New research suggests that patients with allergic rhinitis face significantly lower risks for heart attacks, cerebrovascular disease, and all-cause mortality.
Several studies have suggested an association between allergy-related phenomena, such as eosinophilia, positive skin tests, total IgE, daily pollen burden and asthma, and cardiovascular disease. Now, new research suggests that patients with allergic rhinitis may be at lower risk for heart attacks and other cardiovascular events.
During a session on research highlights in asthma, rhinitis, and rhinosinusitis at the 2014 Annual Meeting of the American Academy of Allergy, Asthma & Immunology, held February 28 — March 4, 2014, in San Diego, CA, Angelina M. Crans Yoon, MD, described work she has carried out with her colleagues at Kaiser Permanente Los Angeles Medical Center on the relationship between both allergic rhinitis and asthma and cardiovascular disease. Crans Yoon gave a figure of 7% for the prevalence of allergic rhinitis in adults in the US.
Using the Kaiser Permanente Southern California regional database and ICD-9 codes, researchers matched a cohort of 109,229 allergic rhinitis patients and a cohort of 92,775 asthma patients 1:1 by age, sex, and ethnicity to reference cohorts. They compared the incidence of cardiovascular and cerebrovascular events and all-cause mortality from 1/1/1995 through 12/31/2012. They calculated hazard ratios (HR) using survival analysis with a fully-adjusted COX proportional model.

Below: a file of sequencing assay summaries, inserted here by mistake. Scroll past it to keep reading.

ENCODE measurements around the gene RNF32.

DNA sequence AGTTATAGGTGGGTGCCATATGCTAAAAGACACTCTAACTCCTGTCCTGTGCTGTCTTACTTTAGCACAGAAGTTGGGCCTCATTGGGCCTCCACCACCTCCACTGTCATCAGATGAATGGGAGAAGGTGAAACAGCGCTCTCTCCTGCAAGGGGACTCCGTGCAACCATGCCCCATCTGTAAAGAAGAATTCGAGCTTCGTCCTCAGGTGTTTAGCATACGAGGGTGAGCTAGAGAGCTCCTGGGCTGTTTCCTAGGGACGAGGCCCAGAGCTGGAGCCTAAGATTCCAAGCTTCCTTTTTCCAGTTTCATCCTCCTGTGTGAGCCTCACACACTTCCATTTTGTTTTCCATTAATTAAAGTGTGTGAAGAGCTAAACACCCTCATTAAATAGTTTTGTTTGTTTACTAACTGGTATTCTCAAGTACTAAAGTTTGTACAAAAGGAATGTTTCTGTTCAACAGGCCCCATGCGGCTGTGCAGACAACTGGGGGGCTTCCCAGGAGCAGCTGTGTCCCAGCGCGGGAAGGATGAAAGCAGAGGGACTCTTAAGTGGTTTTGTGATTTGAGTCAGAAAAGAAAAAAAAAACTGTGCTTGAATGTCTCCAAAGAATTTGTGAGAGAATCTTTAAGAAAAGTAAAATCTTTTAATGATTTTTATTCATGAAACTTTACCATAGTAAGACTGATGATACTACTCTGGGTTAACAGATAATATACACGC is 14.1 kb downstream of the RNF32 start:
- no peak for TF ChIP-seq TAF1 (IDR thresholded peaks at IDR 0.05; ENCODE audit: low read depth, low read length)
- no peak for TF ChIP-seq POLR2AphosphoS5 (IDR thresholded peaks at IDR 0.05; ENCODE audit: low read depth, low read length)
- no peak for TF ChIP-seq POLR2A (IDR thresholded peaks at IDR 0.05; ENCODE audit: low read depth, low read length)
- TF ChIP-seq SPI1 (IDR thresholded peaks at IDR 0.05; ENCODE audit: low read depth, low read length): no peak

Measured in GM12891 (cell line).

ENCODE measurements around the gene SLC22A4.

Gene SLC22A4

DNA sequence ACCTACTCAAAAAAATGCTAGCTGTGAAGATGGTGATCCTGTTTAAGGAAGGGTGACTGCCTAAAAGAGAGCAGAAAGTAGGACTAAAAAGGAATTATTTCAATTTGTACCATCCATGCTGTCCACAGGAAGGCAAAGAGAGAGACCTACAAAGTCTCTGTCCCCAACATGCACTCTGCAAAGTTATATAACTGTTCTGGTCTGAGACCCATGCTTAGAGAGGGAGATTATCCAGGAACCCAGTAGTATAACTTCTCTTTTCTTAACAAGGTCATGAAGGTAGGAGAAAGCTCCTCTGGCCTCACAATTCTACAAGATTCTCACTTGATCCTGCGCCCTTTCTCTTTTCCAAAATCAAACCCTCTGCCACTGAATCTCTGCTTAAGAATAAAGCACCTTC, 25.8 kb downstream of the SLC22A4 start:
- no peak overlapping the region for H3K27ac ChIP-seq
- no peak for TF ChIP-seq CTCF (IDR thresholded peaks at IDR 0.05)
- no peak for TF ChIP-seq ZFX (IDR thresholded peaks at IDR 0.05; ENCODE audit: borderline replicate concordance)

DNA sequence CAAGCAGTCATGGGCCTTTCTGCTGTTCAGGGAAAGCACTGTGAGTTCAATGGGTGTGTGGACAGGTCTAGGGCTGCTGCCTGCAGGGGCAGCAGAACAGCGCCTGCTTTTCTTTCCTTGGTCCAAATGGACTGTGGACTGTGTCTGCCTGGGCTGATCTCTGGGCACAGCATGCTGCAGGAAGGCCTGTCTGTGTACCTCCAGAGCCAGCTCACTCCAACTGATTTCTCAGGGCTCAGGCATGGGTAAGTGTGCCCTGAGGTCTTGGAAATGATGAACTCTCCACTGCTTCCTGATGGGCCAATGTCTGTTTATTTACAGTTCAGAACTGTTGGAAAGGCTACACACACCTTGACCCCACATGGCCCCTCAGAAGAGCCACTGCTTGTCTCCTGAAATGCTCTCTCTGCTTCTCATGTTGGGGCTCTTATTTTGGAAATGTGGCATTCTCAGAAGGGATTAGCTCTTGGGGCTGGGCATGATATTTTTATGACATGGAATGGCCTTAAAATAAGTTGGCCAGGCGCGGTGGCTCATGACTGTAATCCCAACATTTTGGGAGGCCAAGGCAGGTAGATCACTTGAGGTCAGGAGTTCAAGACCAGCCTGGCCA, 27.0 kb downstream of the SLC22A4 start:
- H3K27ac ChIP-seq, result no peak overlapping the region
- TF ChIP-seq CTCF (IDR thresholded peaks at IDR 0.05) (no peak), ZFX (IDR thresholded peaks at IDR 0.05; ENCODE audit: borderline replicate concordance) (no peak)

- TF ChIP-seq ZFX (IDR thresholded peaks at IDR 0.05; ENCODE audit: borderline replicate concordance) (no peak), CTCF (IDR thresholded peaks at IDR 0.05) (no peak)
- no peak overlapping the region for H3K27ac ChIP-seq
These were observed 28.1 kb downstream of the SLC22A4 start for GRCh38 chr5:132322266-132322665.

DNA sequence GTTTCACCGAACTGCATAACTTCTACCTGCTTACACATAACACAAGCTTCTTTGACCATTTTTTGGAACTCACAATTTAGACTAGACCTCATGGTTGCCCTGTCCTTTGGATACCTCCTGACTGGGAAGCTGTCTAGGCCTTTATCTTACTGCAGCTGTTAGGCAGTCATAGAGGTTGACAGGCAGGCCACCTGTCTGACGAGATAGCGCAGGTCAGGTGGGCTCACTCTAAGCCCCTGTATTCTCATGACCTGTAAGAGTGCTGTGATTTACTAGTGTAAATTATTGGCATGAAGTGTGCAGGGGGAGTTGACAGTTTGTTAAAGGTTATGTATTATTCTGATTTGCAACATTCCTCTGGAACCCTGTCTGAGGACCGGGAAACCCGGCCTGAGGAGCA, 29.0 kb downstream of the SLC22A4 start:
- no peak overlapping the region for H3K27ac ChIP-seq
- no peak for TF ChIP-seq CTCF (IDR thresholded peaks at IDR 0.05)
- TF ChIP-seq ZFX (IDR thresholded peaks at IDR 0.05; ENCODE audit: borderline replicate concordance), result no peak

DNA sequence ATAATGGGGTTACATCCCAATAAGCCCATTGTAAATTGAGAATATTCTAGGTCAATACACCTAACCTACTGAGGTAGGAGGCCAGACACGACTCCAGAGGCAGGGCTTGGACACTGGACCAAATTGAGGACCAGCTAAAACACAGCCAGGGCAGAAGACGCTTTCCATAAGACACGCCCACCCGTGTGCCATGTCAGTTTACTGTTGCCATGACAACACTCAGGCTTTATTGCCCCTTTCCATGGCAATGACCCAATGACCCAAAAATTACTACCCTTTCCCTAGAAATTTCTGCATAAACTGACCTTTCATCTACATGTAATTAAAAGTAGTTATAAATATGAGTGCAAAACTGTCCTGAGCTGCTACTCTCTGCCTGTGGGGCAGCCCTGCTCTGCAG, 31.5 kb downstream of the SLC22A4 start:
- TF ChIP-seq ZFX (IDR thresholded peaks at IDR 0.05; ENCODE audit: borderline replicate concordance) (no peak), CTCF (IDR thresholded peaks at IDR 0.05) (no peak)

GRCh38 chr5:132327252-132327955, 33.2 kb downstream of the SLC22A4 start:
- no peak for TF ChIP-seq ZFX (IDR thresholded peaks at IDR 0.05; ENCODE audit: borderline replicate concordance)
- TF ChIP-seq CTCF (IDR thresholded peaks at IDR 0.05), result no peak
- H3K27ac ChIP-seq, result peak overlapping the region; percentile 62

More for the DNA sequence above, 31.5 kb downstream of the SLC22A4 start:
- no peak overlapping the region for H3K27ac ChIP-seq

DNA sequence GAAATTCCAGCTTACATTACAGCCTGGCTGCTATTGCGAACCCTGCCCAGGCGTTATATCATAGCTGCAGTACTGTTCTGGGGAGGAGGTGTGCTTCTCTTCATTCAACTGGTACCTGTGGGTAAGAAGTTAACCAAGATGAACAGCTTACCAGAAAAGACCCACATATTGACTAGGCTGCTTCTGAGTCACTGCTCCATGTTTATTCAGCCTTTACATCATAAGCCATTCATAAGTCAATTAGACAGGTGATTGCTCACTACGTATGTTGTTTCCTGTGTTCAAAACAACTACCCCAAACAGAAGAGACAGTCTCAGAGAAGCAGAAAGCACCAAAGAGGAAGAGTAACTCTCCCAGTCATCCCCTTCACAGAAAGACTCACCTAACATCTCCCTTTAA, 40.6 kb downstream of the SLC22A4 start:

Crans Yoon and colleagues found that patients with allergic rhinitis had a significantly lower risk for acute myocardial infarction (HR 0.75), cerebrovascular disease (HR 0.81), and all-cause mortality (HR 0.51) than the control subjects. However, these patients’ risk for all cardiovascular events was equivalent to that for the control cohort (HR 0.97) for all cardiovascular events.
Asthma patients had a significantly higher risk of all cardiovascular disease (HR 1.36). However, the researchers found no corresponding increased risk of cerebrovascular disease (HR 1.03) or all-cause mortality (HR 1.00) although some previous research has suggested such links.
This group concluded that their study supported other results that patients with asthma have increased cardiovascular events. Their observations that patients with allergic rhinitis have decreased acute myocardial infarct, cerebrovascular disease, and all-cause mortality appear to be new findings. These suggest that atopy may not be contributing to the increased cardiovascular events seen in patients with asthma.
Crans Yoon also mentioned that the group’s findings were consistent with results obtained with the mouse model, whereas the correlation between data from other human studies and mouse data has been inconsistent. There have also been conflicting findings regarding IgE, with specific IgE levels being possibly inversely related to the incidence of allergic rhinitis.
Crans Yoon and colleagues plan to perform a secondary analysis on the data to try and find an explanation for the decreased risk of cardiovascular events in allergic rhinitis. The group will investigate whether the use of medication is a factor and they are starting to look at specific IgE in such patients. However, there are a limited number of patients for which specific IgE values have been obtained. The results of this study also complicate the role of genetics in the development of allergic diseases.
In a news release, Crans Yoon said, “In contrast, the group of patients with allergic rhinitis had significantly lower risks for heart attacks, cerebrovascular disease and all-cause mortality. The overall risk of all forms of heart disease in the allergic rhinitis patients was equal to the control group though. “More research is needed but considering the lower risk of heart attacks found in the allergic rhinitis patients, it suggests that the genetic tendency to develop allergic diseases may not be contributing to the increased risk of heart disease observed in the asthma patients.”